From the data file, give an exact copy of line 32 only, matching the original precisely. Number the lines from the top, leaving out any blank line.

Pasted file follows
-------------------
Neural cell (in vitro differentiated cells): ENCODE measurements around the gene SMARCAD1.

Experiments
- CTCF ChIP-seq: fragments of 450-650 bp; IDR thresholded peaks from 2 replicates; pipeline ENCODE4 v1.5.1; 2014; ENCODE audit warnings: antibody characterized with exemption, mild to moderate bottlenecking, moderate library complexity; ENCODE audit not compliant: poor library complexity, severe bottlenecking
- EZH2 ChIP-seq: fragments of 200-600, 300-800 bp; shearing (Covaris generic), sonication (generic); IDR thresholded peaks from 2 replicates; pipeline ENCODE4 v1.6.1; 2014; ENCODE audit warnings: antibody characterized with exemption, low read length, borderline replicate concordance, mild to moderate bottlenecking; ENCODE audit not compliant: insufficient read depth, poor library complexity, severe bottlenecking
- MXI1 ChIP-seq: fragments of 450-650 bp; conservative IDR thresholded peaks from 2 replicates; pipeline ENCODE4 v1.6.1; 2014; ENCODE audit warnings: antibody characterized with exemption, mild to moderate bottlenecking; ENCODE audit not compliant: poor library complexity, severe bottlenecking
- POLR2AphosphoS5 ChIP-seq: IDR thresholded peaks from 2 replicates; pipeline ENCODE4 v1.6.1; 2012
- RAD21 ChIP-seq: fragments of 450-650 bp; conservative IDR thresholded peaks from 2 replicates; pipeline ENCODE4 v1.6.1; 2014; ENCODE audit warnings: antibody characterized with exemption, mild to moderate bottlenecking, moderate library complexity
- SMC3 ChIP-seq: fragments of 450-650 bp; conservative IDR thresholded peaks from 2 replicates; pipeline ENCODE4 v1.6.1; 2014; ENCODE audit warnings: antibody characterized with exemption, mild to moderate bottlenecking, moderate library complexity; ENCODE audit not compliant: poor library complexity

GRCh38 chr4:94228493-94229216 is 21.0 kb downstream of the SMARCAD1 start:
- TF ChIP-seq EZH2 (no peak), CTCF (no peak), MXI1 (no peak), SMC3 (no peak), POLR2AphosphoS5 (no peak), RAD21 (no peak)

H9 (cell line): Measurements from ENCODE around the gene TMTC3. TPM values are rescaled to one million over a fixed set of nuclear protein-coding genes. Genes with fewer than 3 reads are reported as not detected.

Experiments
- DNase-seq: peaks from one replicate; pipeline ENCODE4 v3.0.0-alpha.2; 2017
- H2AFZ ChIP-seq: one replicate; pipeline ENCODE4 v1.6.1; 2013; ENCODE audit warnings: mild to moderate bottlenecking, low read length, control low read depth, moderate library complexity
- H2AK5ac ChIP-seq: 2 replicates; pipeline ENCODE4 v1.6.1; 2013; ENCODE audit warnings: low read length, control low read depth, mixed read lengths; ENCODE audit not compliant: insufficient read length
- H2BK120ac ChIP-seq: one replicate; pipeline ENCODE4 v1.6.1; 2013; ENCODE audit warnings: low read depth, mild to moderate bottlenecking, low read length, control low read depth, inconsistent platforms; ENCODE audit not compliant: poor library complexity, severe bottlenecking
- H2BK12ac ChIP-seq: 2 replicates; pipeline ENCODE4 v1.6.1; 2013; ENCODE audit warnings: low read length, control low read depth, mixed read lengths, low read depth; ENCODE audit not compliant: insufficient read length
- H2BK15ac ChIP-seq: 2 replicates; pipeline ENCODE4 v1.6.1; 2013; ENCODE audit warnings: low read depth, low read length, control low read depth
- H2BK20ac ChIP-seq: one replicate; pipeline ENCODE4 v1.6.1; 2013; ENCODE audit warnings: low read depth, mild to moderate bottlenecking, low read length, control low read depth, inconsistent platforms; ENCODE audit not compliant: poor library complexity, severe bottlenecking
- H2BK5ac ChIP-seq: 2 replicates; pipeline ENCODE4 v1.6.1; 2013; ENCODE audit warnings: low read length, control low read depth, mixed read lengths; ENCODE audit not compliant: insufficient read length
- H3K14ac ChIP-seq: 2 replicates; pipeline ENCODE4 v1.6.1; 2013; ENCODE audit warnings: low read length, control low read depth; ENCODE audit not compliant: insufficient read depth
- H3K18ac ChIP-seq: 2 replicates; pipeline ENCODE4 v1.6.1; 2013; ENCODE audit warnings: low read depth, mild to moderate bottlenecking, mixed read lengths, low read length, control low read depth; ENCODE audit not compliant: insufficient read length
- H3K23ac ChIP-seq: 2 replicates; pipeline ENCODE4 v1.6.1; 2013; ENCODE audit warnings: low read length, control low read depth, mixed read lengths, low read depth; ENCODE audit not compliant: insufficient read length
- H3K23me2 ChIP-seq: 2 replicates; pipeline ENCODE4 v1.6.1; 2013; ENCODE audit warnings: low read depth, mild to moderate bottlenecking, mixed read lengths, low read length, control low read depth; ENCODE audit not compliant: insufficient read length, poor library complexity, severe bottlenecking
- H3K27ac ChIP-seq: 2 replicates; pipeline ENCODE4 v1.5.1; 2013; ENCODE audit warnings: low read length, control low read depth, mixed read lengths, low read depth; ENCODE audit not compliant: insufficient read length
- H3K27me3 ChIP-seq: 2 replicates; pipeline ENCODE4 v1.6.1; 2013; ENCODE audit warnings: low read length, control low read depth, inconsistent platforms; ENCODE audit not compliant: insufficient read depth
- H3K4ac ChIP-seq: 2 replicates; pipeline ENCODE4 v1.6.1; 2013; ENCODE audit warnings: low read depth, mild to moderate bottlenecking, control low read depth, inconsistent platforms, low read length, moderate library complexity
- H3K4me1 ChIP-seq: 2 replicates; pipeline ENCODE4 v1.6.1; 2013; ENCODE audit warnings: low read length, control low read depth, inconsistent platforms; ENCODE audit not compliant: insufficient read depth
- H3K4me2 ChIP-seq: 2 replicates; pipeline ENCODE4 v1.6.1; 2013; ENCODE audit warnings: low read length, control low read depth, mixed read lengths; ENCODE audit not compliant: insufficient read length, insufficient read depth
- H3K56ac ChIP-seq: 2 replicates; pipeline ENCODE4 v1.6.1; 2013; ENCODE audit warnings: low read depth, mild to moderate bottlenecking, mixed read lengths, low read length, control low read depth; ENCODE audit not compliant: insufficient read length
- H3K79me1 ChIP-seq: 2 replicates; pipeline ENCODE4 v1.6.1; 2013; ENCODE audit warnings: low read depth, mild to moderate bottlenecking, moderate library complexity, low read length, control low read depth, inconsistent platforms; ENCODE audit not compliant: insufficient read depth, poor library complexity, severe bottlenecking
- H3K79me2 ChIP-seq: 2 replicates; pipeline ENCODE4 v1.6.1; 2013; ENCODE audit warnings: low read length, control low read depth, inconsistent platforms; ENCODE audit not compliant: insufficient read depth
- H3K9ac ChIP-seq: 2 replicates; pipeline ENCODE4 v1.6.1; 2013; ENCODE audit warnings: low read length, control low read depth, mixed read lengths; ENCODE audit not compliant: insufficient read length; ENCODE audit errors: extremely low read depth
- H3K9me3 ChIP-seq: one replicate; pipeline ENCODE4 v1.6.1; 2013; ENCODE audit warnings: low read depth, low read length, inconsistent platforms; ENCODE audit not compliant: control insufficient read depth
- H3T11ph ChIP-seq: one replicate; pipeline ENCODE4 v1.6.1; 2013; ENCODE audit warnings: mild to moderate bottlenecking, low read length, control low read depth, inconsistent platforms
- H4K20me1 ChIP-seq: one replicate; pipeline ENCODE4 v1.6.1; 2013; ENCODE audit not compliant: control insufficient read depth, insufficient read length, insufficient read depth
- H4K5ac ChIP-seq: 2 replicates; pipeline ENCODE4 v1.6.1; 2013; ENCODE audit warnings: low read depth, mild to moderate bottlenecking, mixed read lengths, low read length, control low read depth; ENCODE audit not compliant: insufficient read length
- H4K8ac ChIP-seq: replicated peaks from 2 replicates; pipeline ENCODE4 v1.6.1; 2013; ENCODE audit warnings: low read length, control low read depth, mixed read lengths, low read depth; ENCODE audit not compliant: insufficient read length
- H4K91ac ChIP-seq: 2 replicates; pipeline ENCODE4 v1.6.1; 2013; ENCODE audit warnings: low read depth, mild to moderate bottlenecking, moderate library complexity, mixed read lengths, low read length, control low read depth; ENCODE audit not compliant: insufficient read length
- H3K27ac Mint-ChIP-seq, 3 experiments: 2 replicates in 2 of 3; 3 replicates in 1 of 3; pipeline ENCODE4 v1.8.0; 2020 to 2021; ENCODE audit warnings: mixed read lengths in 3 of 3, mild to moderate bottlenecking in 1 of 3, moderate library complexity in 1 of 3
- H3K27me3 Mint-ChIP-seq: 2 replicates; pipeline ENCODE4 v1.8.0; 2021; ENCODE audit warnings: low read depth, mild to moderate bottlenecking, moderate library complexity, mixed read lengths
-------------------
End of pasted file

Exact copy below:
- H3K79me2 ChIP-seq: 2 replicates; pipeline ENCODE4 v1.6.1; 2013; ENCODE audit warnings: low read length, control low read depth, inconsistent platforms; ENCODE audit not compliant: insufficient read depth